I have recently went to Walt Disney world and Disneyland. Fox news is currently talking about face recognition, I was wondering if anybody else is uncomfortable with the fact that Disneyland has a picture of my face upon entry and Walt Disney world has my fingerprints in order to enter the park does anybody else feel like this is a little too much information for one company to have?
This should be in Outside the Beltway, IMHO.
I’m not worried about it. (I plan to visit but not for a couple of years.)
Whatever keeps loony toons out of the park…
Personally I’d be far more worried about our lack of enforcement of anti trust laws and Disney now owning nearly double the media content of any of their competitors. How have we gotten ourselves into this economy full of megacorporations who can buy up most of their competition than provide a service at a loss until they drive the rest of their competition out of business? In case you haven’t heard Disney+ is coming soon to “compete” with other streaming services like Netflix and Hulu. That’s why anything associated with Disney (Pixar, 20th Century Fox, Marvel Studios, Lucasfilms, etc.) are starting to get their licenses pulled from Disney’s competitors. Because once Disney is the only game left in town, they won’t of course immediately jack up their prices. It’s like we’re pretending this stuff hasn’t gone down exactly like this before or we’re somehow pretending the results will be completely different this time around. Madness.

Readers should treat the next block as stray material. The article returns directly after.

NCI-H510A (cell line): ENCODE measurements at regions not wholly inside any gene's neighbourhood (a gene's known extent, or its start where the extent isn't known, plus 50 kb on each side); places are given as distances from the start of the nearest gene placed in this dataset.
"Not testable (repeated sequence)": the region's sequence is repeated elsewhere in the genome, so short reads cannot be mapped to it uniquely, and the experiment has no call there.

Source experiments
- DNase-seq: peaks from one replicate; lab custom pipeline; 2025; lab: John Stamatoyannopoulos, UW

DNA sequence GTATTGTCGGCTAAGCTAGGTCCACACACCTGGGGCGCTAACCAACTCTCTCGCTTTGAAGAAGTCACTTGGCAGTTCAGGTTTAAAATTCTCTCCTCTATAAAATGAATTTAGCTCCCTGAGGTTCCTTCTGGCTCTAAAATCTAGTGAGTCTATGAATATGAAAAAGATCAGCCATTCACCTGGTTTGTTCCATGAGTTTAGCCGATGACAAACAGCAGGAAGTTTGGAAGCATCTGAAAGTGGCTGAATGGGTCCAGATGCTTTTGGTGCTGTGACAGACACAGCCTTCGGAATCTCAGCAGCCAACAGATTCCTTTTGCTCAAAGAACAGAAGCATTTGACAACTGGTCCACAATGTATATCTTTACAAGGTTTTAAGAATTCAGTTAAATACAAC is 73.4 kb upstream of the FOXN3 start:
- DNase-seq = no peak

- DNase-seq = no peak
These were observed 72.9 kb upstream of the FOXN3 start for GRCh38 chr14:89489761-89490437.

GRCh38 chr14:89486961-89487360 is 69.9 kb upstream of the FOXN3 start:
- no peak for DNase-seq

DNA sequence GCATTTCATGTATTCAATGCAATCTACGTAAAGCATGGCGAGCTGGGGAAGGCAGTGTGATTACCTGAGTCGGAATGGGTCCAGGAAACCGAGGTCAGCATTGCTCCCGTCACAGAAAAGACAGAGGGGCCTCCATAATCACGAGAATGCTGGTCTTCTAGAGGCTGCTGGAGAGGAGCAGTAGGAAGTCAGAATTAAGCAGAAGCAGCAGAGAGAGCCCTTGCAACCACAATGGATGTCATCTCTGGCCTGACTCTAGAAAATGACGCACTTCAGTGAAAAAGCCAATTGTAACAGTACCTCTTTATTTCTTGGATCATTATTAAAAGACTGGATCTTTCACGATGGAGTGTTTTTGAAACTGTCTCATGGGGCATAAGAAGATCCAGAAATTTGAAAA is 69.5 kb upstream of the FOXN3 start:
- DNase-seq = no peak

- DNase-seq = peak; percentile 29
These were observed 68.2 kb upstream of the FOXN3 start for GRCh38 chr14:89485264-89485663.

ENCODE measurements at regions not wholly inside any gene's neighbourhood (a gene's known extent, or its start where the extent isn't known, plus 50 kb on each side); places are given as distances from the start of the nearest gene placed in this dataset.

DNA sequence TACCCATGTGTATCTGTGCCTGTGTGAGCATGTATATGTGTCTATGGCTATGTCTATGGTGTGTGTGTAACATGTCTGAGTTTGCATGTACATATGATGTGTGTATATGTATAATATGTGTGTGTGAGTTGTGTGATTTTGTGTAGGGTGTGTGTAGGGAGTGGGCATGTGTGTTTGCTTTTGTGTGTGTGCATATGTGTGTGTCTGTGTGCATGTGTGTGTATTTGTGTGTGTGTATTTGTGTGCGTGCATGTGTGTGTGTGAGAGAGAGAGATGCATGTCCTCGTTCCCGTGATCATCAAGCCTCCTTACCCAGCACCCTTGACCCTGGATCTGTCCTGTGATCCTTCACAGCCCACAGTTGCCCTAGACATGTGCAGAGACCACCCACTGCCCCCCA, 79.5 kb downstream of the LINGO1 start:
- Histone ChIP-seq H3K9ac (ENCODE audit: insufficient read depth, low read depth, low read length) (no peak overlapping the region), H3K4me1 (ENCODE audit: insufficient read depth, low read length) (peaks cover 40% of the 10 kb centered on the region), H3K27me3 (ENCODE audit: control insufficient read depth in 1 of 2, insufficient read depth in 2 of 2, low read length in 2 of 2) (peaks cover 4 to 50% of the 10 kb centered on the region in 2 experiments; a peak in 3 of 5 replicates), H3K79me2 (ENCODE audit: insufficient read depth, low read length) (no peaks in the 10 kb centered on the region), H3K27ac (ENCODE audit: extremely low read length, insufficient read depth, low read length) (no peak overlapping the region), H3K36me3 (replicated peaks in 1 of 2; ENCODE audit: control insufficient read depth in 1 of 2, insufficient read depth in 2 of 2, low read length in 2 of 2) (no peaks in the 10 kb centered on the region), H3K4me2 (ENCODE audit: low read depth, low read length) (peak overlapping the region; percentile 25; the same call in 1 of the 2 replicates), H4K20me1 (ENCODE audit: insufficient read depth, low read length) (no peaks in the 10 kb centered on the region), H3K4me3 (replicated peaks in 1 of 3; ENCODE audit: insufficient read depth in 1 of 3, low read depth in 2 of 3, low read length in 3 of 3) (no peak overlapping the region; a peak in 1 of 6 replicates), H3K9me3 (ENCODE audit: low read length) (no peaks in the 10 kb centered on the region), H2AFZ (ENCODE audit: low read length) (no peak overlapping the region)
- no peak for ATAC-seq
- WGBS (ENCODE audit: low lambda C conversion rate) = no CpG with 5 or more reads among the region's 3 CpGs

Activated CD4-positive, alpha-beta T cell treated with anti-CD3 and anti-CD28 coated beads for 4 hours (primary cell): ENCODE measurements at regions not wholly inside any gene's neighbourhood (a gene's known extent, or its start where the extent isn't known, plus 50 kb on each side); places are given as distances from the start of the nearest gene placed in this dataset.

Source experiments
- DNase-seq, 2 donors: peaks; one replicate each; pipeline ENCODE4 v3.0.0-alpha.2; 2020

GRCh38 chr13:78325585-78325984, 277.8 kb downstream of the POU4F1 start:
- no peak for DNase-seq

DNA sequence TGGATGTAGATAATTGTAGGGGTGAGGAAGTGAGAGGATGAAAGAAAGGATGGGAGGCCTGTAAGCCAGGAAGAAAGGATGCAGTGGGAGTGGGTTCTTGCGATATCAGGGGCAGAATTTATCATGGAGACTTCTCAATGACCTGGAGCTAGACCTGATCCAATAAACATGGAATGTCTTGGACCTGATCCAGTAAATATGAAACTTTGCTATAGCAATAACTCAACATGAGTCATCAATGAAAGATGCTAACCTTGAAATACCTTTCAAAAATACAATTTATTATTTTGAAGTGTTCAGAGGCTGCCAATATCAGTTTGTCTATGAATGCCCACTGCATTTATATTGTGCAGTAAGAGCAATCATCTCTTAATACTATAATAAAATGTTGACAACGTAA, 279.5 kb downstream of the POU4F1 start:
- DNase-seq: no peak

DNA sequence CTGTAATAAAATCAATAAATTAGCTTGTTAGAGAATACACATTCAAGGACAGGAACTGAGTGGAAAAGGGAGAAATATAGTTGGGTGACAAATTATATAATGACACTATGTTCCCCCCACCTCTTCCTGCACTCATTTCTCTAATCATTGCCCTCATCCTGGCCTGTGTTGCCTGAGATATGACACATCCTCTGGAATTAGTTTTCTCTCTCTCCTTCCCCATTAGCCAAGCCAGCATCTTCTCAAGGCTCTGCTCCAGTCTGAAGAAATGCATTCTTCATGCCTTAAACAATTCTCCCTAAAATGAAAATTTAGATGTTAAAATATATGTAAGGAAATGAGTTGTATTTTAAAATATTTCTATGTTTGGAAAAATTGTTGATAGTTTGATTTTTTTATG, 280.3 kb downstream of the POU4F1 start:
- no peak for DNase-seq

Disneyland has had that in place for a couple of years now, from what I remember. They take your pic on the way into the park. I don’t have a problem with that. I don’t remember them taking my fingerprints, though. (We were there in April.)
From May 2018
ORLANDO, Fla. (KYW Newsradio) — Each year, Disney World gets millions of visitors, and the theme park has collected fingerprints from many of them. But what do they do with this abundance of data?
As part of a new admissions system, Disney theme parks collect fingerprint data from visitors who have tickets — more than 55,000 prints a day.
Through the Ticket Tag system, it links your fingerprint to an admission bracelet that gets you into the park. Disney said each fingerprint is transformed into a unique numerical value — and that they don’t store the data.
“For Disney to say they are not storing the actual fingerprints, they are,” countered Former FBI agent J.J. Klaver. “They are storing the digital representation of that fingerprint.”
Klaver said all prints are reduced to a series of digital numbers, which “is how fingerprints are categorized and catalogued and then searched.”
A spokesman for Disney said they hold onto the information for as long as the ticket is valid, but Klaver said it’s concerning they are collecting personal data at all.
“Law enforcement could go to Disney with a subpoena or court order to obtain any information that they have, and that could include fingerprint information,” he added.
A spokesman for Disney said the newer system was put in place to combat fraud, but if visitors don’t want to use a print, they can use a photo ID instead.
“That is just one more piece of personal data that a private company is asking us to give up,” Klaver continued.